It is my utmost desire to save these lives as I watched them struggled in their hospital beds. This I believe, that no matter you were born, no matter where you grew up, no matter what you do for living, no matter whom you are in the society, good health should be a right. My father told me we were born equal, may be he was right but am yet to understand what he meant. One thing I could think is that we were born equal with desire to affect lives in our own way.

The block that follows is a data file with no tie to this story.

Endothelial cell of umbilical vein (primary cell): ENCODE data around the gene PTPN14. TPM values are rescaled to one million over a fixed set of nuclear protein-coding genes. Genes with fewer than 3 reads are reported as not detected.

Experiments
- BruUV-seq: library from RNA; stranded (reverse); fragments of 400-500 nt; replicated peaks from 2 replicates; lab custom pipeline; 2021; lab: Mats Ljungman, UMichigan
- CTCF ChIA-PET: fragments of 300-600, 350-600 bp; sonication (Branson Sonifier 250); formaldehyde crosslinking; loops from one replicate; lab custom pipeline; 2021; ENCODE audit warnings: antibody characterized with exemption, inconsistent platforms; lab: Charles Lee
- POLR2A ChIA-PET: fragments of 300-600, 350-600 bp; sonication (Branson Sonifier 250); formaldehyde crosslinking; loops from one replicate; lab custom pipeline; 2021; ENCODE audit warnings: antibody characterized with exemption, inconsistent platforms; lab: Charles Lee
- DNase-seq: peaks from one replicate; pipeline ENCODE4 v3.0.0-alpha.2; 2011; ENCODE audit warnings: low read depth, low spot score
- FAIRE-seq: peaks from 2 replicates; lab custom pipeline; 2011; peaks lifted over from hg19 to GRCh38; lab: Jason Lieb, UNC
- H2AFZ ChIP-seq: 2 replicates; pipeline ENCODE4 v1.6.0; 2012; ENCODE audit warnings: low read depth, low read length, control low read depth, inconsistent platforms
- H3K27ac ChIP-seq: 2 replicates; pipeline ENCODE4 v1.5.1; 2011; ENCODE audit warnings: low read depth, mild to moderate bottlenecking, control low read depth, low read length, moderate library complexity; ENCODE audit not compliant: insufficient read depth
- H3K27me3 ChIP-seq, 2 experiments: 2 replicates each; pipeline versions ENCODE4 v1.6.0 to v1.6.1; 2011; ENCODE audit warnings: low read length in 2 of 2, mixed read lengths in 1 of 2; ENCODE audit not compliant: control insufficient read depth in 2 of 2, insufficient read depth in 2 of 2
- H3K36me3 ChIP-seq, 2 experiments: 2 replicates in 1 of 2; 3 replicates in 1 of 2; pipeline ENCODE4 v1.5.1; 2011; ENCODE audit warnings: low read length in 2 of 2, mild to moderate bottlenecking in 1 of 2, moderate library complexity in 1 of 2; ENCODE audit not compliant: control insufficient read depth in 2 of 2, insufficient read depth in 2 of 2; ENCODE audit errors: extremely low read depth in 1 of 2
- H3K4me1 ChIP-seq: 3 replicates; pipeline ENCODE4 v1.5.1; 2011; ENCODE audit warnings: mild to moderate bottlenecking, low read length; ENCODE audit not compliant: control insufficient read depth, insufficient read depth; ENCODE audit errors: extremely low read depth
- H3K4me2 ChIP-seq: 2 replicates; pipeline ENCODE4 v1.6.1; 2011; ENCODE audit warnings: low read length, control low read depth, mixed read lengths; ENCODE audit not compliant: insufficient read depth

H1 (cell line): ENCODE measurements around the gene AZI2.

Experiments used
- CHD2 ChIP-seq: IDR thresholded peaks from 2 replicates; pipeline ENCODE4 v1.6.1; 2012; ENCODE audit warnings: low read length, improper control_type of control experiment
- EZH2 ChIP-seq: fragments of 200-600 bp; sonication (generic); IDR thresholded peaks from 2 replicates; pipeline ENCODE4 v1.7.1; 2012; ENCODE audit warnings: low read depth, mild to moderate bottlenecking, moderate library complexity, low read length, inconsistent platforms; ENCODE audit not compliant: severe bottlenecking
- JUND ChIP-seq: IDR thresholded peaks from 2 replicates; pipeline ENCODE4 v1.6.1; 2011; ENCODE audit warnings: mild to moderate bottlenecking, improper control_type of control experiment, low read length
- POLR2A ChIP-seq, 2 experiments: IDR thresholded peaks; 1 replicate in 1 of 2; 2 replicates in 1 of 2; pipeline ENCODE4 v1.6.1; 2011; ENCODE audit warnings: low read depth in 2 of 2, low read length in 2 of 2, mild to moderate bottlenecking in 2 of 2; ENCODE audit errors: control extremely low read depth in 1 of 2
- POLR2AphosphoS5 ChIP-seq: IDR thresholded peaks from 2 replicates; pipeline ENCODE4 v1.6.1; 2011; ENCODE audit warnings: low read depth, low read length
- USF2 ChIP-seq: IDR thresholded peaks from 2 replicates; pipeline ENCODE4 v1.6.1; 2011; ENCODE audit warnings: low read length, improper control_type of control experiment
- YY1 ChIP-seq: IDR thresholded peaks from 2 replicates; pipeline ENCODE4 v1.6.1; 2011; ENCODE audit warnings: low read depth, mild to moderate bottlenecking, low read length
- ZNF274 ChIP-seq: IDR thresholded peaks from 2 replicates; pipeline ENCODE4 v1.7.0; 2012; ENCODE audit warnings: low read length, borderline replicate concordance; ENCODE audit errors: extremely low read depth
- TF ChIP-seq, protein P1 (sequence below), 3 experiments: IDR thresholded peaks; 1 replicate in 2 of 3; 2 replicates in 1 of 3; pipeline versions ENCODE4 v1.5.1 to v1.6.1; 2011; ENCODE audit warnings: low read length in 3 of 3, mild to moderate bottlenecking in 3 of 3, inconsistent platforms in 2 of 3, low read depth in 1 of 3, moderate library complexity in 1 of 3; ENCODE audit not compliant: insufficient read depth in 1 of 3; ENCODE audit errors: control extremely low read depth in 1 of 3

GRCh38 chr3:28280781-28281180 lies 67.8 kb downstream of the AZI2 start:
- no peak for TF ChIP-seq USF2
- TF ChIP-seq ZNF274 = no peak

As I grew up, graduate from high school to college, my knowledge of disease and their devastating effect keep growing. In year 2000, I started working with Victory Christian Hospital, one of the most popular hospitals in the Eastern Nigeria. His popularity came as a result of their “charity” policy. The directors of this hospital believe that health is a human right and he was ready to save the life of his patients even when they have no money to pay him. One thing I discovered while working at Victory Christian Hospital is that people in Africa did not go to the hospital because they do not feel good; rather, they go to see a Physician because they are scared they might die. Body temperature of 102 degrees Fahrenheit that could scare someone in America is just normal to some homes in Africa. They simple will use could water and try to cool the person down. That does not mean that they do not like going to the hospital or that their religion prevents them from seeking medical help as most of us in the developed country might think but because apparently, the word “health insurance” does not exist in the dictionary found in Africa, Poverty and hunger apparently snatched the position one on the scale of preference away from health. Its not as if they did not love their life, but there is no resources to show love to life.